Peter had to return from his trip early as a rebellion broke out among the nobility. It was easily crushed and Peter acted in a brutal fashion towards the plotters. Over a thousand of them were tortured and executed. In fact, Peter took pleasure in personally hacking off the heads of those who conspired against him. He also fancied himself quite the dentist and loved pulling teeth! He kept a collection of them in his personal rooms. Boyars at the Russian court learned to hide the fact that their teeth ached lest Peter pull out a pair of pliers and go to work. Peter also commanded all around him to stop dressing in the Asian fashion and adopt Western dress at court. This included cutting off the beards of the boyars, a task the Peter also loved performing on his own. If a boyar wanted to keep his beard, he had to pay a hefty tax! For entertainment, Peter had a troop of dwarfs that performed at his palace for the amusement of all. His reign, 1682-1725, the Enlightenment was taking place in Europe and Peter was duly influenced by it. But his crowning achievement isn't beards or teeth, it is the city which bears his name.

Peter captured the area from Sweden during the Great Northern War. The first building constructed was Peter and Paul Fortress. Given the fact that he was an autocratic ruler, getting the manpower necessary to construct a city was easy. He used conscripted peasants! To help with the design, Peter also brought in Western experts who could give assistance with design and construction which gave St. Petersburg a decidedly European feel. Peter moved the capitol there in 1712. This made St. Petersburg, not Moscow, the seat of power for the Russian Empire. It was in this city where Bolsheviks stormed the Winter Palace and overthrew the provisional government. It was in this city where Bloody Sunday turned peasants against their Tsar. Of course, growing up I knew the city as Leningrad! In 1914, the name was changed to Petrograd. Then it became Leningrad. And now, thankfully, it is St. Petersburg again.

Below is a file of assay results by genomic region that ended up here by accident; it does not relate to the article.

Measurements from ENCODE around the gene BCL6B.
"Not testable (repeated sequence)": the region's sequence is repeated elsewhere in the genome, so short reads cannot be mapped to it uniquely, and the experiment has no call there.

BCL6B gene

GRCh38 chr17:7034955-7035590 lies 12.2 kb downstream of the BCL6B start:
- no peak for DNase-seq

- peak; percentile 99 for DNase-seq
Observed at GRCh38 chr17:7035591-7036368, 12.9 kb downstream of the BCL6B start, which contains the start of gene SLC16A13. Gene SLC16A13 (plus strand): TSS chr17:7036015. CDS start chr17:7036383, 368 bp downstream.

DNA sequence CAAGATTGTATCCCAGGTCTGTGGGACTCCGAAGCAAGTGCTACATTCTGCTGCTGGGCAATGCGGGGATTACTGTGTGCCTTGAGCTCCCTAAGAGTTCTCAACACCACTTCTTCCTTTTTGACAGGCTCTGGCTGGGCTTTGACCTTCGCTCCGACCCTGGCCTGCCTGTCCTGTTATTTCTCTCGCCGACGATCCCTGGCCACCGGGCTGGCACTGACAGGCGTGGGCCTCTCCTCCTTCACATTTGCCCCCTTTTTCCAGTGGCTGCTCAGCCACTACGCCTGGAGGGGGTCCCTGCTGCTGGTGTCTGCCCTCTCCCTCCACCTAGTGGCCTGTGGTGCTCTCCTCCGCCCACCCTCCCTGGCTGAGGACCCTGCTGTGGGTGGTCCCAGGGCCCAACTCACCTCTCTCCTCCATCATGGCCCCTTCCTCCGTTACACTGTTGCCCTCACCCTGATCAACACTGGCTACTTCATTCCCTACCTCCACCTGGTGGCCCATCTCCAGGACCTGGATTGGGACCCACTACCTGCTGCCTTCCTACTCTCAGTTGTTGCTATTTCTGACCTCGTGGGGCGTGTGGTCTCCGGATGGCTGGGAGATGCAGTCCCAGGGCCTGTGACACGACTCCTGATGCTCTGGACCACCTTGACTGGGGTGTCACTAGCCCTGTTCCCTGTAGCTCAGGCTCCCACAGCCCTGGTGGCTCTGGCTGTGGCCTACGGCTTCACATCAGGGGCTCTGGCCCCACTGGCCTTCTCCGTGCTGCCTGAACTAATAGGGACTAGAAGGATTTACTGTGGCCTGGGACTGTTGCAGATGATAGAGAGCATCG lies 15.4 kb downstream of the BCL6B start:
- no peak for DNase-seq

As he aged, Peter began to suffer from bladder and urinary tract problems which were common in the Russian royal family. (Hereditary illnesses are common in all the royal families of Europe due to inbreeding! A fact that some Americans seem to forget with their ridiculous worship of the British royal family.) At one point, doctors performed a procedure that released something like four pounds of blocked urine! That had to hurt. In 1725, Peter again suffered from blood in the urine and abdominal pain. He began to fade quickly. An autopsy was performed after his death and it revealed a gangrenous bladder. So how "great" was Peter? Certainly he transformed Russia into a European rather than Asian country. His modernization programs made Russia powerful. But peasants still lived as virtual slaves of the aristocracy. Tens of thousands of people were executed, some by Peter's own hand. So, like most figures in history, and indeed most people today, Peter was not good or bad. He was a man of his time and in some ways, perhaps, a man ahead of his time. 

My name is Lee Hutch and I am a Half A$$ Historian.